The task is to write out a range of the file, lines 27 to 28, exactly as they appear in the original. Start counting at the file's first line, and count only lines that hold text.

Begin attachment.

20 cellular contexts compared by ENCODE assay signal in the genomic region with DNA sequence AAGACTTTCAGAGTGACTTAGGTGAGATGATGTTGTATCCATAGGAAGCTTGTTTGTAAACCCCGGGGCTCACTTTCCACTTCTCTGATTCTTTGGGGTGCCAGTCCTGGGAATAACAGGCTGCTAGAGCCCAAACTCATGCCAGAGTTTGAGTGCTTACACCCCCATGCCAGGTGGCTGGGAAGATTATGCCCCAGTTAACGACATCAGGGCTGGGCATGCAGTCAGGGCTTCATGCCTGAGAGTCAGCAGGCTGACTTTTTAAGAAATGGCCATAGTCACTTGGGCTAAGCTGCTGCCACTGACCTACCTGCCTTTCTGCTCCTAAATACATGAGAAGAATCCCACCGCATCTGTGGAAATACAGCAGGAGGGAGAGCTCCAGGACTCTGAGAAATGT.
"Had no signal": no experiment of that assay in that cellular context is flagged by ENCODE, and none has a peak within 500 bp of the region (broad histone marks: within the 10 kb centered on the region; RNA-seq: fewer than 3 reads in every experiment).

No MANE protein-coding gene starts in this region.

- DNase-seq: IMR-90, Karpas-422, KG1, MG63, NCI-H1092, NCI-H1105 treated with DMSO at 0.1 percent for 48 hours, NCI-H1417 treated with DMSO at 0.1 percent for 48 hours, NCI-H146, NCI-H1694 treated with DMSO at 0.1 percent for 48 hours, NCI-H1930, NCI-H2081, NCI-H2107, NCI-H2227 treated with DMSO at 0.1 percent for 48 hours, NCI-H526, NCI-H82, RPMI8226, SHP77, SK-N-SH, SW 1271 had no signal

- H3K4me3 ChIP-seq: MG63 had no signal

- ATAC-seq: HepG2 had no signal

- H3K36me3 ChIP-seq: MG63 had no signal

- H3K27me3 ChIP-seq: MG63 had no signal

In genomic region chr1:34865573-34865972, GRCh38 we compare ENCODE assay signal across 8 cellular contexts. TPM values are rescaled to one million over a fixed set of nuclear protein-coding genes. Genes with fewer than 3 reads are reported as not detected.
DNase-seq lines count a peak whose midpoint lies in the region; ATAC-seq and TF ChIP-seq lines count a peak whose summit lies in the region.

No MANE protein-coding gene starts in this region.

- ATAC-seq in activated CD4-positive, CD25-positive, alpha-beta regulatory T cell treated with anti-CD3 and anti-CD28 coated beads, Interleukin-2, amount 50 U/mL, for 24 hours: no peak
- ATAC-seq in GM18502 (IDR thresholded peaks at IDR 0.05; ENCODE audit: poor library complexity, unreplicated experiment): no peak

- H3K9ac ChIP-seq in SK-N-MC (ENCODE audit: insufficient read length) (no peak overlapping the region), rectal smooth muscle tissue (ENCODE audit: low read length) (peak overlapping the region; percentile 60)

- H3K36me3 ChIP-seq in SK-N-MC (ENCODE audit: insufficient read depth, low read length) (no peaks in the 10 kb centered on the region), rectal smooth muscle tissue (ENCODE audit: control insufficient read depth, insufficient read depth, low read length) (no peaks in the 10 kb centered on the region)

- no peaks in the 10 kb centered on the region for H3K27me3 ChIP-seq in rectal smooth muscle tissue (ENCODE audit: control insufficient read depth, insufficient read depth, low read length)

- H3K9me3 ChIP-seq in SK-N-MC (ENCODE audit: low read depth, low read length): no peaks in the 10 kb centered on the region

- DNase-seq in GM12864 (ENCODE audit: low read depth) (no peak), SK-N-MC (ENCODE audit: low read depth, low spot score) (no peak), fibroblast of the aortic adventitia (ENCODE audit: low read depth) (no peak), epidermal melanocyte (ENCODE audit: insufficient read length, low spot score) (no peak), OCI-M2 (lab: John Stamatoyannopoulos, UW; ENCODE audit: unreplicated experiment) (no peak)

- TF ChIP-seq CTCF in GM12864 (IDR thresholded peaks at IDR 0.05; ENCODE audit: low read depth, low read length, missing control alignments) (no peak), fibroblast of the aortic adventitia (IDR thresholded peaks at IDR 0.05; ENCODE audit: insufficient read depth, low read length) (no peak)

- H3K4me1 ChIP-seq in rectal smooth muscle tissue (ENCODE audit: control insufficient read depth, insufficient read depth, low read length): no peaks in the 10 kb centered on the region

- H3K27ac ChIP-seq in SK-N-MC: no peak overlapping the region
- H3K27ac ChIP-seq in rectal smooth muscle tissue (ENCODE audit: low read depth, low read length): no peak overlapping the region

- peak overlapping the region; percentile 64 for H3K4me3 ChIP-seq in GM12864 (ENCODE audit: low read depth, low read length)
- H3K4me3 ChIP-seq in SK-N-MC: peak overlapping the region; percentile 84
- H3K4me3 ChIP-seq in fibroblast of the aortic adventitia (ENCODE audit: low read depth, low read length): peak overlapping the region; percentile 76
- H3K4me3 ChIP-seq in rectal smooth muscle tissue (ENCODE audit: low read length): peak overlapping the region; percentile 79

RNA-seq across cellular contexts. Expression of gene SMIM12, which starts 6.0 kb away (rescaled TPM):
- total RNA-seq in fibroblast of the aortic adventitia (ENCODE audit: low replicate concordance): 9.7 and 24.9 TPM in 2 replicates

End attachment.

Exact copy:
RNA-seq across cellular contexts. Expression of gene SMIM12, which starts 6.0 kb away (rescaled TPM):
- total RNA-seq in fibroblast of the aortic adventitia (ENCODE audit: low replicate concordance): 9.7 and 24.9 TPM in 2 replicates